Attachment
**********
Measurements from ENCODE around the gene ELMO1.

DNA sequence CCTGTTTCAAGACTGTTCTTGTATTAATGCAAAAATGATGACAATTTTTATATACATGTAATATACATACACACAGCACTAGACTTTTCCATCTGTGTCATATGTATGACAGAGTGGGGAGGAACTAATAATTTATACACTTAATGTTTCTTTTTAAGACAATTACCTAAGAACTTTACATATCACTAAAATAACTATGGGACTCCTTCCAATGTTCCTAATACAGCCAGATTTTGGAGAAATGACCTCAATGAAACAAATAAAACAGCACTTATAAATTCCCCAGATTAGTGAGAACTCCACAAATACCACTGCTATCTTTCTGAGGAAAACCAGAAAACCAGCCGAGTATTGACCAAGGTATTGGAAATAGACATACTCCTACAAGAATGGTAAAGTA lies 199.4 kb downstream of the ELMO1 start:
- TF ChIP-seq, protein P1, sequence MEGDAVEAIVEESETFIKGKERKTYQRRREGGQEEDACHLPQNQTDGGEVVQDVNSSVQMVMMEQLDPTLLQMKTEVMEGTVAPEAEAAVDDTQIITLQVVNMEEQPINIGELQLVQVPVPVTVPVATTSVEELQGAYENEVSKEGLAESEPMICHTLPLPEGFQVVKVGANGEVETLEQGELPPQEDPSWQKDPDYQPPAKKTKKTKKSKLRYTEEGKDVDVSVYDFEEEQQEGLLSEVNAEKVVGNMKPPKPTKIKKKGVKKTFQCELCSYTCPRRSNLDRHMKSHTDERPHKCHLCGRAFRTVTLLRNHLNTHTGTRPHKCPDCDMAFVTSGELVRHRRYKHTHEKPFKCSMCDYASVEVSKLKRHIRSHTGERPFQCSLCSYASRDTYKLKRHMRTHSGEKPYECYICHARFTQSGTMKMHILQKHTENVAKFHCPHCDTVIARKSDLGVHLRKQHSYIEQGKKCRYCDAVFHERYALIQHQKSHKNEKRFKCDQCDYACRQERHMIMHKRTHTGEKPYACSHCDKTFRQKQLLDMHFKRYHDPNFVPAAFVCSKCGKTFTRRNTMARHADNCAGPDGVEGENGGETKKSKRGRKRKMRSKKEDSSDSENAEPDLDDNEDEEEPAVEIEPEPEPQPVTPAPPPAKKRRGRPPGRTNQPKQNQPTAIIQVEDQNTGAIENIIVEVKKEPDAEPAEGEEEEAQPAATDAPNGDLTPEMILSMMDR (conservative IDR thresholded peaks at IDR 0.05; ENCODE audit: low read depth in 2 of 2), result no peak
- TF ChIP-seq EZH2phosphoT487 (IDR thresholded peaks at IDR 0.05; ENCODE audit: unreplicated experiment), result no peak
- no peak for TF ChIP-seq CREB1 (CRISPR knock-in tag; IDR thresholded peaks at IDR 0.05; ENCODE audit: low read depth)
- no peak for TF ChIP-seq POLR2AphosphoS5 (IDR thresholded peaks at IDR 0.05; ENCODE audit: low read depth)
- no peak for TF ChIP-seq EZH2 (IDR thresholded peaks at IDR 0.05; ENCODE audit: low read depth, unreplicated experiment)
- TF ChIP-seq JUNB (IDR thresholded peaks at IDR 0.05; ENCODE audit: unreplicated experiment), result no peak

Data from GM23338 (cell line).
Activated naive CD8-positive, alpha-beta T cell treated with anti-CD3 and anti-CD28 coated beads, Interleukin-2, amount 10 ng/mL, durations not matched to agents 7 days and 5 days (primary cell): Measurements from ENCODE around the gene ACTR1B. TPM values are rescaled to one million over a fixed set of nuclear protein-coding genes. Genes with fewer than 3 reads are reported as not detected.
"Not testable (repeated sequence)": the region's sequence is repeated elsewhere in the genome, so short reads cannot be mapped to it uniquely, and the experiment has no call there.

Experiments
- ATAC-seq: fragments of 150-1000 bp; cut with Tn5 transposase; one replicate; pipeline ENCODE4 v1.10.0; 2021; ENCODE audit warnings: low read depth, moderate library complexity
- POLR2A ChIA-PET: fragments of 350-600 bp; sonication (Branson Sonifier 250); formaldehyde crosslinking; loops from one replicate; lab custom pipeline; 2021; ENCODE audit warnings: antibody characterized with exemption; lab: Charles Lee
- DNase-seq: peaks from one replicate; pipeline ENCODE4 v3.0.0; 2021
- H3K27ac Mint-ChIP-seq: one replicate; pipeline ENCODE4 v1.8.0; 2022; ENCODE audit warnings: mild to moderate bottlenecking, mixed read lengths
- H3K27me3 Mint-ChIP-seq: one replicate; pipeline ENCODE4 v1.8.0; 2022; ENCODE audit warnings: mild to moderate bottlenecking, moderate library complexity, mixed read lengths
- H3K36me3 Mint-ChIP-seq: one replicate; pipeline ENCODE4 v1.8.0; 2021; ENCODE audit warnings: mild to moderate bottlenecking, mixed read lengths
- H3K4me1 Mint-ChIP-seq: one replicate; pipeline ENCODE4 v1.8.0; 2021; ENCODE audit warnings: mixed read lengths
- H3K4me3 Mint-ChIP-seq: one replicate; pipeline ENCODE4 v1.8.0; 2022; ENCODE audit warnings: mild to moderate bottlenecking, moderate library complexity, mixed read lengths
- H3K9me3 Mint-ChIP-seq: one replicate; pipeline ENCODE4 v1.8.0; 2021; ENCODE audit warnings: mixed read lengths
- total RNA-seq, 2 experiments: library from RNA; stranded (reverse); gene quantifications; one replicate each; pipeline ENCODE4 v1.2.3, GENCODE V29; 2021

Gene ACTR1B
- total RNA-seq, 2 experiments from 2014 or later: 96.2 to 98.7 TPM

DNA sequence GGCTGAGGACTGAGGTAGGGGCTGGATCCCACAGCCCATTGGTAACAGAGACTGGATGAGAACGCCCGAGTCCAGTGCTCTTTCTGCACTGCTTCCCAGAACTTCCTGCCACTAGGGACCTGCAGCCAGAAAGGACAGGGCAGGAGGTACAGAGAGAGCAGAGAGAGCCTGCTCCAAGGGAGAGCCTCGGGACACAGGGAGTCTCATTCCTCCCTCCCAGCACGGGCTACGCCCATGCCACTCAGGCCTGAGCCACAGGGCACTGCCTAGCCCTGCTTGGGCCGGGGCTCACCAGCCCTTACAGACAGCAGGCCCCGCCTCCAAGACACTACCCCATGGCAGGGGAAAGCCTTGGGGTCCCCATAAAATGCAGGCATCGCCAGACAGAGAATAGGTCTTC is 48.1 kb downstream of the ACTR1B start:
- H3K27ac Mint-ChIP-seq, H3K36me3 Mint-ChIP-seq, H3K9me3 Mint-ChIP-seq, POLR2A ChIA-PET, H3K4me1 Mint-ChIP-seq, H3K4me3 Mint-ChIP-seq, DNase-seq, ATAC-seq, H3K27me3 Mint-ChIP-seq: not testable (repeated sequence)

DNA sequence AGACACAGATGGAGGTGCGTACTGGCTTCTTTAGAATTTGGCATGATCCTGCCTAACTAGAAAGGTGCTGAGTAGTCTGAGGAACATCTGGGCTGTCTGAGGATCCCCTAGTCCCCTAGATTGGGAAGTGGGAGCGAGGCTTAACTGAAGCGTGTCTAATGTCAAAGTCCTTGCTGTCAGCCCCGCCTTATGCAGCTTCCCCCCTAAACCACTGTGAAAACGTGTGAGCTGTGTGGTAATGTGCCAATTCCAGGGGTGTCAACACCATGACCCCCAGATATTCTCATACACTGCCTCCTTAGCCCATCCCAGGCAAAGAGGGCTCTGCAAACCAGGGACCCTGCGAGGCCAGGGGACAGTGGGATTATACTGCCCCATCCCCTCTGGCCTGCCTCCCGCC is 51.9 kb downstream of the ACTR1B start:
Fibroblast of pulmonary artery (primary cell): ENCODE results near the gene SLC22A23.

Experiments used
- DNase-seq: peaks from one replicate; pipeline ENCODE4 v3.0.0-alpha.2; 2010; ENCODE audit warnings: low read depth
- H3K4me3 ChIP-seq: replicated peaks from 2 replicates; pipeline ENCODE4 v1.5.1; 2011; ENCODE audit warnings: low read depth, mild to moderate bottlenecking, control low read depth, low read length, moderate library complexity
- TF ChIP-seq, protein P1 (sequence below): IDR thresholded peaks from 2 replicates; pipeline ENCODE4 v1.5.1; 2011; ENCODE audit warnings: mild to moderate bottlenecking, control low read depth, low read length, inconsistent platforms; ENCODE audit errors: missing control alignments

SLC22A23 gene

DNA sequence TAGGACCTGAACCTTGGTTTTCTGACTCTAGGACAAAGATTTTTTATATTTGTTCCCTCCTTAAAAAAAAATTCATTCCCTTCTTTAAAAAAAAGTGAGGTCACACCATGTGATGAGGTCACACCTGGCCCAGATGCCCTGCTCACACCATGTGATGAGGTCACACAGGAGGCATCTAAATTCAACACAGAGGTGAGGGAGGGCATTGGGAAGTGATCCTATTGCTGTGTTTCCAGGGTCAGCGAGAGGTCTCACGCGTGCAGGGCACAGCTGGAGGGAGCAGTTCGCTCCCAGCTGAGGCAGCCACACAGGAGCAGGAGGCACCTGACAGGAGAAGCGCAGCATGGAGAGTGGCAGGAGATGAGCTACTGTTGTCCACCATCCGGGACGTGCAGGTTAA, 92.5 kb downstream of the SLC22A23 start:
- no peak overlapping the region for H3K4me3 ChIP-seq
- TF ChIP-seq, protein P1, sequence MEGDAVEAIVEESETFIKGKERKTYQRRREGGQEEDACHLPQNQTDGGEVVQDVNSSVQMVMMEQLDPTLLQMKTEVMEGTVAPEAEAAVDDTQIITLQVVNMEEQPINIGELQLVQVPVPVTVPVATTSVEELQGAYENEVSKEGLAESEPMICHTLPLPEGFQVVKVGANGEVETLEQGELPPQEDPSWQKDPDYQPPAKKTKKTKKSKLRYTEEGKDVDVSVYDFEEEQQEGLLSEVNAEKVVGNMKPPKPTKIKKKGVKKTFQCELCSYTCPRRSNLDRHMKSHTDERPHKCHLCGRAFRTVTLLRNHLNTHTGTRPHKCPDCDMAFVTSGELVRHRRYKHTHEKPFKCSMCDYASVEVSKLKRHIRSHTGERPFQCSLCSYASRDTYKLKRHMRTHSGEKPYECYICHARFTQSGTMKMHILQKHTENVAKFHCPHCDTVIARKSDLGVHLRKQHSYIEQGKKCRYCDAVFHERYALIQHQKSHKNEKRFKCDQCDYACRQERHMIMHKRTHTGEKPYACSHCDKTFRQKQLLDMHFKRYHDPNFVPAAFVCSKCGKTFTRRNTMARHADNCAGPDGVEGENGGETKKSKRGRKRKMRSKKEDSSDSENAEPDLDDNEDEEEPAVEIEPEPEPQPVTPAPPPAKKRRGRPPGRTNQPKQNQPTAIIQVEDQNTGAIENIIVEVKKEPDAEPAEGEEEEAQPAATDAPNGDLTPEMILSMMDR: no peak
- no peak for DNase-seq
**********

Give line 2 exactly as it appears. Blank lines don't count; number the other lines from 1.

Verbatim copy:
DNA sequence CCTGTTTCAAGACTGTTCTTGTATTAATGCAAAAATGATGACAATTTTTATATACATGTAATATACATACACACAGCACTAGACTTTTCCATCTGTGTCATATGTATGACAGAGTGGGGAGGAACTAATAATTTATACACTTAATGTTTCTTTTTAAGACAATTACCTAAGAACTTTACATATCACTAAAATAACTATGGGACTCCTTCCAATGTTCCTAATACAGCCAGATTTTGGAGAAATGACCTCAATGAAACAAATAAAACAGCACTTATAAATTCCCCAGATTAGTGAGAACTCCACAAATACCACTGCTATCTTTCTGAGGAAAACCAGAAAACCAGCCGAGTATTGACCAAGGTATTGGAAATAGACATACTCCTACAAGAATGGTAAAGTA lies 199.4 kb downstream of the ELMO1 start: